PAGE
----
Game Development Reference
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on v and the control state entered by M after reading the (unique) word ν ( wv )
obtained by replacing each vertex in wv with its associated colour. Infinite-
memory strategies are strategies which are not finite-memory. To sum up,
we consider the following six types of strategies: MD, MR, FD, FR, HD,
and HR, where XD
XR for every X
∈{
M , F , H
}
and MY
FY
HY for
every Y
are
denoted by Σ XY and Π XY , respectively (note that Σ = Σ HR and Π = Π HR ).
Every pair of strategies ( σ, π )
∈{
D , R
}
. The sets of all XY strategies of player
and player
Σ
×
Π and every initial probability
distribution μ : V
[0 , 1] determine a unique play of the game G , which
is a Markov chain G ( σ,π )
x
where V + is the set of states, and wu
wuu iff
μ
u , x> 0, and one of the following conditions holds:
u
u ;
u
V and σ ( wu ) assigns x to u
u ;
u
V and π ( wu ) assigns x to u
x
u .
u
V and u
The initial distribution of G ( σ,π μ assigns μ ( v ) to all v ∈ V , and zero to the
other states. Note that every run w in G ( σ,π μ naturally determines a unique
run w G in G , where w G ( i ) is the last vertex of w ( i ) for every i
0.
5.2 Winning objectives in stochastic games
In this section we give a taxonomy of winning objectives in turn-based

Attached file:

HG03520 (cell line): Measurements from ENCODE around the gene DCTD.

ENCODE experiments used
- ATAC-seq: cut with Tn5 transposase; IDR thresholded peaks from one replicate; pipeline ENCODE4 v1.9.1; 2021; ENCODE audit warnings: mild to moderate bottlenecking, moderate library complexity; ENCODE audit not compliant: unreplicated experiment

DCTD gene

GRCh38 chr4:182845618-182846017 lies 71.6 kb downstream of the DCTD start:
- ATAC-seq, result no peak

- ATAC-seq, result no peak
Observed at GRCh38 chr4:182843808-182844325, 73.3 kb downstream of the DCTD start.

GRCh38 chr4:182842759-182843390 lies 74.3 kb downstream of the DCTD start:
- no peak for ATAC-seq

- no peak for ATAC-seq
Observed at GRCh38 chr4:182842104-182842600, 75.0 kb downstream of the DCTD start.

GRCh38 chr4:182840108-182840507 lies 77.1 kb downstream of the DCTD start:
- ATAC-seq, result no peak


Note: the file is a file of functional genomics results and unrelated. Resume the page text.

stochastic games and formulate the main problems of the associated algo-
rithmic analysis. For the rest of this section, we fix a turn-based stochastic
game G =( V,
, ( V ,V ,V ) , Prob ).
Let plays ( G ) be the set of all plays of G (i.e., plays ( G ) consists of all Markov
chains of the form G ( σ,π μ ). For every ∈{ , } , let yield : plays ( G ) R
be a function which to every play of G assigns the yield of player .
Remark In the standard terminology of game theory, the yield of a given
player under a given strategy profile is usually called a payoff . However, in
the context of turn-based stochastic games, the word 'payoff' usually refers
to a function f : Run ( G ) R whose expected value is to be maximised by
player
(see Section 5.2.1 for more details).
The objective of each player is to maximise his yield. For turn-based
stochastic games, most of the studied yield functions are zero-sum , i.e., for
every play G ( σ,π )
of G we have that
μ
yield ( G ( σ,π )
)+ yield ( G ( σ,π )
)=0 .
μ
μ
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